Any regrets Dee Sauvarin had about missing out on generous solar panel offers were eclipsed by anxiety over soaring power prices.
“I didn’t want us to get to the point if we run the air-con during a heatwave, are we going to be able to pay the bill?,” Ms Sauvarin said, echoing thoughts many Melburnians would have had during the city’s record March hot spell.
The resident of Melton West in western Melbourne borrowed $6000 for two years for a 3.3 kilowatt solar photovoltaic unit and has “no doubt” it will be money well spent.
Victorian electricity retailers now offer a feed-in tariff of 8 cents per kilowatt-hour (kWh) for surplus power households with new PV produce, down from 60 cents two years ago. Even with the cut, though, panels make economic sense for many.
An explosion of PV production in China has slashed wholesale PV prices 80 per cent since 2008 – including about 65 per cent in the past two years alone. At home, grid power prices have risen nationally at 9.6 per cent a year for the past five years, according to IBIS, with more to come.
PV penetration rates are already approaching one-in-four homes in Brisbane and South Australia, and the number of rooftops nationwide with solar panels passed the one-million mark last month.
“It’s now an economic proposition for really anybody paying more than about 17.5 cents per kilowatt-hour,” said Rob Grant, chief executive of Mark Group Australia, which installed Ms Sauvarin’s panels. Most people pay between 20-30 cents per kWh.
The arrival of time-of-use pricing in Victoria from July may add to PV’s allure as families bet on the sun to serve their power needs during high-tariff periods and allow them to take advantage of lows tariffs at other times.
The spread of solar, though, has its critics, such as Grant King, chief executive of the largest retailer, Origin Energy. He said PV owners retain grid access but as they buy less power from it, costs will rise for everybody else.
“Once that free ride is over, they will have to pay their way,” Mr King said recently.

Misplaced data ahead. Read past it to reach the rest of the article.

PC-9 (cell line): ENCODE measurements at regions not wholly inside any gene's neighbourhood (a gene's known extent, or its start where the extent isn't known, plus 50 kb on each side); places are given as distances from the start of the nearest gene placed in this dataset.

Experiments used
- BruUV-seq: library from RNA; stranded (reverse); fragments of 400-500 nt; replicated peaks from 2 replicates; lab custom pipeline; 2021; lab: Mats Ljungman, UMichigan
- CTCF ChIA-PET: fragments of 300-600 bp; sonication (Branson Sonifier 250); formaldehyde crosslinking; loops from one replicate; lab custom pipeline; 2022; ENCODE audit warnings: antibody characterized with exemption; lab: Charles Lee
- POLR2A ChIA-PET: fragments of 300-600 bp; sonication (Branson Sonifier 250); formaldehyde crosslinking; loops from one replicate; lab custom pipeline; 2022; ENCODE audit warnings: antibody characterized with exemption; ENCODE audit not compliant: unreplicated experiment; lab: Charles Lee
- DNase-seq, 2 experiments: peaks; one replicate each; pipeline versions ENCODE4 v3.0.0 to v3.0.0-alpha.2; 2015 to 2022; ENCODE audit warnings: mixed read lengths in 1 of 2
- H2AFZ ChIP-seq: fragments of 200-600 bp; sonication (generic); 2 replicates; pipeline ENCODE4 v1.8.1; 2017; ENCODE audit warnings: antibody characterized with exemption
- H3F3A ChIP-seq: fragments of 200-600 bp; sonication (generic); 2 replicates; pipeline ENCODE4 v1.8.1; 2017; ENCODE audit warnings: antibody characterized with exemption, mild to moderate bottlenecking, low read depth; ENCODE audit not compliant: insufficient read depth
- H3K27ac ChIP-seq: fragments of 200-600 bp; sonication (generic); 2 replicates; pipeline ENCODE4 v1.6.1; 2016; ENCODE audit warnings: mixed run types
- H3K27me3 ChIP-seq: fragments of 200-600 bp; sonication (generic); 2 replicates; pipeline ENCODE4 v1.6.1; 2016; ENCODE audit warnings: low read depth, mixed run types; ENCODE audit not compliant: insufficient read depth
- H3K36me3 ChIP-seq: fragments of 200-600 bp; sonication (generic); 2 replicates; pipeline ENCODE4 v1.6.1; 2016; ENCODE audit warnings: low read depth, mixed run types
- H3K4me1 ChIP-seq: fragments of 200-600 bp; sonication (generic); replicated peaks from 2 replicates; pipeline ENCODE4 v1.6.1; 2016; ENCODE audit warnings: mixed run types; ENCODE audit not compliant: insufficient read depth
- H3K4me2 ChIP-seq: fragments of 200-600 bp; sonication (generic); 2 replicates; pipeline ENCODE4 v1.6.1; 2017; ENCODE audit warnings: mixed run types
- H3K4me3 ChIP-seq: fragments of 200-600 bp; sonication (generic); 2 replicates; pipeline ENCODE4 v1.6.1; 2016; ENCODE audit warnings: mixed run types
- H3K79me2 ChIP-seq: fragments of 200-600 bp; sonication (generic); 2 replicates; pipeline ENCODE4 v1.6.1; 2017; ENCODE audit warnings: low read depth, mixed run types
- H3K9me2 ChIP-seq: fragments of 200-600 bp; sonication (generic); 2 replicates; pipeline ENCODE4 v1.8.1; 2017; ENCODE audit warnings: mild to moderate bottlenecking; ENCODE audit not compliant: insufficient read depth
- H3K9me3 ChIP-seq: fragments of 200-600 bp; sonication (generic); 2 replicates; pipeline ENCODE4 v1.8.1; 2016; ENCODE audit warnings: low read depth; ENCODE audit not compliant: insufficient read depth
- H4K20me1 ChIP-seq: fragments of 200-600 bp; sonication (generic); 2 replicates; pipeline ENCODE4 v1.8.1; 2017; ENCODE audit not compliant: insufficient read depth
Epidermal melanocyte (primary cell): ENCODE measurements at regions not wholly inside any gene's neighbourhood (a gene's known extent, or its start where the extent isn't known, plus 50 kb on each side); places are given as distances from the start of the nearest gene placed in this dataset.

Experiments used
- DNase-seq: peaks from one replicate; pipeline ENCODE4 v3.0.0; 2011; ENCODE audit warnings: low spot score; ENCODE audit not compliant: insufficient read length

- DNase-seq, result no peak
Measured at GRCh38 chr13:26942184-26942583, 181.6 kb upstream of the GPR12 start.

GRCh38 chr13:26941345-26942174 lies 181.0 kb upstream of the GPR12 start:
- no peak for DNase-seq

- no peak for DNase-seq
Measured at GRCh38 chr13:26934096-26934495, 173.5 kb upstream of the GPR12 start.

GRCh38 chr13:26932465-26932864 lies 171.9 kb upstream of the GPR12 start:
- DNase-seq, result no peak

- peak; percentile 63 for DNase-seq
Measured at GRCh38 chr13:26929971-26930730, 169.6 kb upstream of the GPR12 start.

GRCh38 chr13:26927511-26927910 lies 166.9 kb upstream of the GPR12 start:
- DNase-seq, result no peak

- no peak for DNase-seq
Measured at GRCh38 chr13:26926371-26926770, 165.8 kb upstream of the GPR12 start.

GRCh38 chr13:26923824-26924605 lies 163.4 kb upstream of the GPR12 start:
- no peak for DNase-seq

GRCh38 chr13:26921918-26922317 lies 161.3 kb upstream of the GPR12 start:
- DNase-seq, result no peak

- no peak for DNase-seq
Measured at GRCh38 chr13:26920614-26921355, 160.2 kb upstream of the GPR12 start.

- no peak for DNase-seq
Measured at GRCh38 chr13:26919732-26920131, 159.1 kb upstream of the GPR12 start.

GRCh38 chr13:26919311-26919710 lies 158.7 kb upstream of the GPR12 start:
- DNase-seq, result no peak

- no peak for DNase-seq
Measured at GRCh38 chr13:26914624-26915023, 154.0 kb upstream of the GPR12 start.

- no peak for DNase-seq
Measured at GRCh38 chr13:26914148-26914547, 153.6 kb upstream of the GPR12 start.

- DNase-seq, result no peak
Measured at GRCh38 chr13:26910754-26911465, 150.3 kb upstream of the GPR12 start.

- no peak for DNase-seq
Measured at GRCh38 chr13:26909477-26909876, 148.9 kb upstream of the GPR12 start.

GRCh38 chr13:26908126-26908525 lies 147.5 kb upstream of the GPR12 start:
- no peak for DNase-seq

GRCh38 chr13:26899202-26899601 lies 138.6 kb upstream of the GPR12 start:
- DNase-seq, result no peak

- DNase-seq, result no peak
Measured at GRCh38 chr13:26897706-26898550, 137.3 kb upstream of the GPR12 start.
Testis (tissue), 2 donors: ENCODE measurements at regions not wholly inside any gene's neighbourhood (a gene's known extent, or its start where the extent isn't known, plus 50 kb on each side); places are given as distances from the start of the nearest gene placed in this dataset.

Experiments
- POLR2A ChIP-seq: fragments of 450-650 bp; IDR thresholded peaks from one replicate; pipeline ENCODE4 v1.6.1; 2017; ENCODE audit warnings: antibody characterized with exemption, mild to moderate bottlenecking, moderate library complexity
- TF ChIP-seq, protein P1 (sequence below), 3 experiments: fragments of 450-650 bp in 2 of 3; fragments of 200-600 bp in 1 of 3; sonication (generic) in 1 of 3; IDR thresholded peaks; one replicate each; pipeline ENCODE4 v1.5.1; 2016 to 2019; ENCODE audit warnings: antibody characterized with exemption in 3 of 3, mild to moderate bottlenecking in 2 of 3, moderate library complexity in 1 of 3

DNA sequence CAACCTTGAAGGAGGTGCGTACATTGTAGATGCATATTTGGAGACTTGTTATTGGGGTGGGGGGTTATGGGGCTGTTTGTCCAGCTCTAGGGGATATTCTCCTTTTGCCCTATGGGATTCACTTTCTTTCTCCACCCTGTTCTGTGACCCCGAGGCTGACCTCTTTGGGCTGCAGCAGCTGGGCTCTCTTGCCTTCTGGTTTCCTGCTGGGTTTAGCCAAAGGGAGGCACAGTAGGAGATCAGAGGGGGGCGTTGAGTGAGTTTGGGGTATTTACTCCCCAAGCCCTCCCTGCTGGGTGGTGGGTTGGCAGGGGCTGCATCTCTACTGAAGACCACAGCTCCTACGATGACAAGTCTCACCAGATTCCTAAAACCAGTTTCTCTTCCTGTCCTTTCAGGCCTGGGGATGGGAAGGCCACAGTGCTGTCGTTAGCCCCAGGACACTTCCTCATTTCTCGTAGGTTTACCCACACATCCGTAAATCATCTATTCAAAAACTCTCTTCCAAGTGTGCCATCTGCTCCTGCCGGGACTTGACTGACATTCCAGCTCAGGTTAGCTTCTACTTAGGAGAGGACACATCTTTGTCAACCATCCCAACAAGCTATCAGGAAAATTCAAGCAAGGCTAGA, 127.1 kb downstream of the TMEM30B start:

Others, such as Damien Moyse, energy policy manager at the Alternative Technology Association, say PV can pay for itself in as few as four years if owners use all the power they generate. Even then, solar may not be “the first answer” for families looking to zap power bills.
“Solar’s pretty good but LED lighting, insulation, draught sealing, outdoor screening will have 1-, 2-, 3- year payback times,” said Mr Moyse.
Still, consumers don’t expect a payback from most purchases, such as cars or phones, said Alan Pears, an energy expert at RMIT. Solar panels grant the owner “tax-free cash flow every month, and it goes up every time power prices rise.”
“Even with a 7 per cent mortgage, by using the savings from solar panels you cut your mortgage period by several years and get your costs back several times,’’ Mr Pears said. ‘‘It’s a lot better use of money than putting it in the bank.”
For Linda Stewart, soaring power prices also provided the spark to buy solar panels for her roof, providing her a form of insurance against further rises.
‘‘I’m covered for any increase,’’ Ms Stewart said. ‘‘I’ll reap the rewards in a number of years (and) it will reduce my bills.’’
The resident of Narraweena in Sydney’s northern suburbs saved for a year to buy her top-quality 3-kilowatt photovoltaic system costing $10,000 – although similar-sized units can be much cheaper – viewing the purchase as an ‘‘investment into the future.’’
NSW electricity retailers are no longer mandated to pay new PV owners a feed-in tariff for surplus power after the roll-back of generous schemes, although some offer 8 cents per kilowatt-hour.
And outlays don’t have to be large. Professor Ray Wills, an adjunct professor at the University of WA, calculates a 1.5kW system will cost about $2000 in Perth, taking into account remaining government aid.
Added to a standard mortgage of $100,000 repaid over 25 years, the panels will shave about $600 off annual power bills. A few caveats apply – such as the household uses all the power it generates and that all the savings go to mortgage repayments – but the owner can expect to cut three years off the repayment period.
Most regions with less sun that Perth would still reduce repayment periods by at least two years, he said.
“This is a better outcome than a 0.25 percentage point interest rate cut on the loan,” Professor Wills said.
Fellow new PV owner Ms Sauvarin said her purchase was not only about finances: “It’s one way we can assist with (carbon) emissions and save the planet a bit.”